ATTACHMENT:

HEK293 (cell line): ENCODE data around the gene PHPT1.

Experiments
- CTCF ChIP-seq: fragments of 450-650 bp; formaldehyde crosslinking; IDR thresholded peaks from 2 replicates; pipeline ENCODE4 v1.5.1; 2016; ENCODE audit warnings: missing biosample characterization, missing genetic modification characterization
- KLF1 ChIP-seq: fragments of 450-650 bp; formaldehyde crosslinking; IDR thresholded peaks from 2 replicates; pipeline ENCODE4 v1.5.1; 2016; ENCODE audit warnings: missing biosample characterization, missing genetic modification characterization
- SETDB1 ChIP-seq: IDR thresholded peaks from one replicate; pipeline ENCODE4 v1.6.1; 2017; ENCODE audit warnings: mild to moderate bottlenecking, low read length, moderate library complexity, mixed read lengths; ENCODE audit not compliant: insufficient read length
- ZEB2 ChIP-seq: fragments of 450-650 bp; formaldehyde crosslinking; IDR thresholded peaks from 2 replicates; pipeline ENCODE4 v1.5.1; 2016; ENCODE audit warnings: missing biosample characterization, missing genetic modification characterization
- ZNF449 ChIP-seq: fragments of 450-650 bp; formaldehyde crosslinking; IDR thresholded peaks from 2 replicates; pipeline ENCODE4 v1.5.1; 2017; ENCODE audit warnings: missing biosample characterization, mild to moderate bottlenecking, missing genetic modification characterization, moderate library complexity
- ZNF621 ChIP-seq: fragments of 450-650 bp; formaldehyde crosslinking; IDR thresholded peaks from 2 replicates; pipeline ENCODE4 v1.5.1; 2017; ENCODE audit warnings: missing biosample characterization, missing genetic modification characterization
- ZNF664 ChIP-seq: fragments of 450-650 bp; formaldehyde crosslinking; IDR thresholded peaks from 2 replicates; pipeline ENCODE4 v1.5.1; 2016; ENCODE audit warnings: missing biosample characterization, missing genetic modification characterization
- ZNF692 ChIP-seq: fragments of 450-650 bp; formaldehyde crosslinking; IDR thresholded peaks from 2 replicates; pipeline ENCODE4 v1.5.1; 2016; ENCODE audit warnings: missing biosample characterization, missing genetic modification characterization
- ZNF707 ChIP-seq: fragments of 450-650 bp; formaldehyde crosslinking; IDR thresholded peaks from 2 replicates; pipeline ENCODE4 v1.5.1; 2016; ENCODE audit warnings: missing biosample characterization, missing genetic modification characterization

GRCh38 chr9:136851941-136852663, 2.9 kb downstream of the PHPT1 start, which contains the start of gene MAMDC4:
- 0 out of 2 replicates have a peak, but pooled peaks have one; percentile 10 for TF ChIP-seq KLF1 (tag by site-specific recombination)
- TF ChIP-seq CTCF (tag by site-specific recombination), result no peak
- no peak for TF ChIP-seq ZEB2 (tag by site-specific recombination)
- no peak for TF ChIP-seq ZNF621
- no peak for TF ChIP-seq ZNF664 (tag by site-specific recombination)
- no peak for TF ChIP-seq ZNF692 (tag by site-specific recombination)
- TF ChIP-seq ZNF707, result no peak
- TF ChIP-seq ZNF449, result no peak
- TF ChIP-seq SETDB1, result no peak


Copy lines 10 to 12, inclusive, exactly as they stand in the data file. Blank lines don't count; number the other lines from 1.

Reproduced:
- ZNF692 ChIP-seq: fragments of 450-650 bp; formaldehyde crosslinking; IDR thresholded peaks from 2 replicates; pipeline ENCODE4 v1.5.1; 2016; ENCODE audit warnings: missing biosample characterization, missing genetic modification characterization
- ZNF707 ChIP-seq: fragments of 450-650 bp; formaldehyde crosslinking; IDR thresholded peaks from 2 replicates; pipeline ENCODE4 v1.5.1; 2016; ENCODE audit warnings: missing biosample characterization, missing genetic modification characterization

GRCh38 chr9:136851941-136852663, 2.9 kb downstream of the PHPT1 start, which contains the start of gene MAMDC4: